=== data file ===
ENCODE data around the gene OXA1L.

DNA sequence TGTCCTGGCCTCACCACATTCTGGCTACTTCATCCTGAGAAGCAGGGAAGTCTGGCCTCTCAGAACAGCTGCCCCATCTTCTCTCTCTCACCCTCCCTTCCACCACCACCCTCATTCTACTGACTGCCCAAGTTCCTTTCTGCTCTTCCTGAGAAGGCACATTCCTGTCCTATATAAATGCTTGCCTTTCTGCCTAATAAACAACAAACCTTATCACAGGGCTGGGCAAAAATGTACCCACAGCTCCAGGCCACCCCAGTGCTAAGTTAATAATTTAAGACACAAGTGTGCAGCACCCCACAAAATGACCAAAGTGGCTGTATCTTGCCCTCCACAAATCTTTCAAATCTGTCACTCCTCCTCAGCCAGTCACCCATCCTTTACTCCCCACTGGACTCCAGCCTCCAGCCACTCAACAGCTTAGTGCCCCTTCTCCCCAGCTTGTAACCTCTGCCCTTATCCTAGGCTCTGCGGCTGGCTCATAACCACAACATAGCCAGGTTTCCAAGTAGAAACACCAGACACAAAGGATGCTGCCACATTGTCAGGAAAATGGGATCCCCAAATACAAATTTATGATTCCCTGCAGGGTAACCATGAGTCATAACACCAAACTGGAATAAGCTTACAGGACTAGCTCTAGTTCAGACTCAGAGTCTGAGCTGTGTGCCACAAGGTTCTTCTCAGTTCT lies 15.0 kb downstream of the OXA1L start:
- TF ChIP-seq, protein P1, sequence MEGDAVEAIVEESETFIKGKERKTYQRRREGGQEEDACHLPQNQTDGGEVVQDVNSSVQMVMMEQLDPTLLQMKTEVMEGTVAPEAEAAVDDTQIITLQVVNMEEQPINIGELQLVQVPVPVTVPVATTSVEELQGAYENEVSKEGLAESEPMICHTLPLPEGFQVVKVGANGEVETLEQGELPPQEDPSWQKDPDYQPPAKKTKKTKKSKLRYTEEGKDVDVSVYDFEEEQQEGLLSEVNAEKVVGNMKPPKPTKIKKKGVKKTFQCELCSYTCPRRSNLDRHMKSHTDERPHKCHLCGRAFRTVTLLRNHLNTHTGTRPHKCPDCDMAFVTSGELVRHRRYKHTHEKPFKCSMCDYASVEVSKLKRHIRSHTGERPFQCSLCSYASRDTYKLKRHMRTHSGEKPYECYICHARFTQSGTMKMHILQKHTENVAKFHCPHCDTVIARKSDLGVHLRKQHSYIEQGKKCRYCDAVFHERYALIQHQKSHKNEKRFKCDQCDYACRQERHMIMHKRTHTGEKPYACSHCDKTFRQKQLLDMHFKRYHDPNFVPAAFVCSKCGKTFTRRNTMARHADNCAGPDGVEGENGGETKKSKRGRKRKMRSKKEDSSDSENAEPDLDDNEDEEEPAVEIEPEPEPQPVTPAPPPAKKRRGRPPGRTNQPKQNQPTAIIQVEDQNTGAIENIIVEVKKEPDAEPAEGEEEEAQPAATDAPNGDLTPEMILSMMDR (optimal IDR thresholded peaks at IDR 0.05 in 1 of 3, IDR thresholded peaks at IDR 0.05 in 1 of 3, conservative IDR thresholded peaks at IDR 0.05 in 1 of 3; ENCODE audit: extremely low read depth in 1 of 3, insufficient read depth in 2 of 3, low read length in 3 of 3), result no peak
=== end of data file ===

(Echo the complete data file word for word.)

ENCODE data around the gene OXA1L.

DNA sequence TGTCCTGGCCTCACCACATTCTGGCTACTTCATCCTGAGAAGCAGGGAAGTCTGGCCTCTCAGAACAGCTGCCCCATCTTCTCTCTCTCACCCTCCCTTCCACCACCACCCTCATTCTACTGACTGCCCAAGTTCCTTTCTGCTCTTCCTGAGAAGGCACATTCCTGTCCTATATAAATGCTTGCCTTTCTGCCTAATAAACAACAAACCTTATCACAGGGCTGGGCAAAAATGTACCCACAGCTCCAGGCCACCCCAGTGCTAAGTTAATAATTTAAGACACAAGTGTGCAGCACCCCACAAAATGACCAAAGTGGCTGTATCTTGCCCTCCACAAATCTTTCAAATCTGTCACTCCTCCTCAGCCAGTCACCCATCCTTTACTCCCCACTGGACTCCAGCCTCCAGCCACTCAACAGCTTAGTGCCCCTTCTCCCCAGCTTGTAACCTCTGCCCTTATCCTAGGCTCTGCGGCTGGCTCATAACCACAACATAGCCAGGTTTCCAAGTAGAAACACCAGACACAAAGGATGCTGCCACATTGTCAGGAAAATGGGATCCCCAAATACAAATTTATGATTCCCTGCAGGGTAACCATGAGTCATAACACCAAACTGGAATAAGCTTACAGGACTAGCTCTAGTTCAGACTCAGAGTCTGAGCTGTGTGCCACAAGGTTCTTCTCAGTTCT lies 15.0 kb downstream of the OXA1L start:
- TF ChIP-seq, protein P1, sequence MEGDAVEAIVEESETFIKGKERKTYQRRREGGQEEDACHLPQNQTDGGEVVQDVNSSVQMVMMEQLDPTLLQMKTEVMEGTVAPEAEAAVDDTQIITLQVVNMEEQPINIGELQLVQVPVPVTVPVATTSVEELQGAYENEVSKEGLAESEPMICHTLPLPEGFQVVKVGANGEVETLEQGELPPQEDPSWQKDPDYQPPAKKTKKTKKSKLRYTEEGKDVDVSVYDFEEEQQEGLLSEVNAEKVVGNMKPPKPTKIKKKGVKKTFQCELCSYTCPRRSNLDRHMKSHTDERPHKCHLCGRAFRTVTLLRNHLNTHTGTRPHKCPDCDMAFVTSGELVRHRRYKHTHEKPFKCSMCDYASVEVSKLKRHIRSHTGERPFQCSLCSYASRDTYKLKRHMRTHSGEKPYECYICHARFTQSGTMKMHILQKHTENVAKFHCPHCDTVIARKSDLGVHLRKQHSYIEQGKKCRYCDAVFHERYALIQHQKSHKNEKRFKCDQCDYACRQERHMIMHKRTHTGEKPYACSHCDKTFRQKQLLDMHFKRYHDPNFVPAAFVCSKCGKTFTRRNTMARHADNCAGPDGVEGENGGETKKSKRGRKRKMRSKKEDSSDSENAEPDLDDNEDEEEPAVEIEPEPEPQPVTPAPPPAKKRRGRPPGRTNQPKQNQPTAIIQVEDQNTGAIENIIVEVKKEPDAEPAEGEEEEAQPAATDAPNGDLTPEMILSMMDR (optimal IDR thresholded peaks at IDR 0.05 in 1 of 3, IDR thresholded peaks at IDR 0.05 in 1 of 3, conservative IDR thresholded peaks at IDR 0.05 in 1 of 3; ENCODE audit: extremely low read depth in 1 of 3, insufficient read depth in 2 of 3, low read length in 3 of 3), result no peak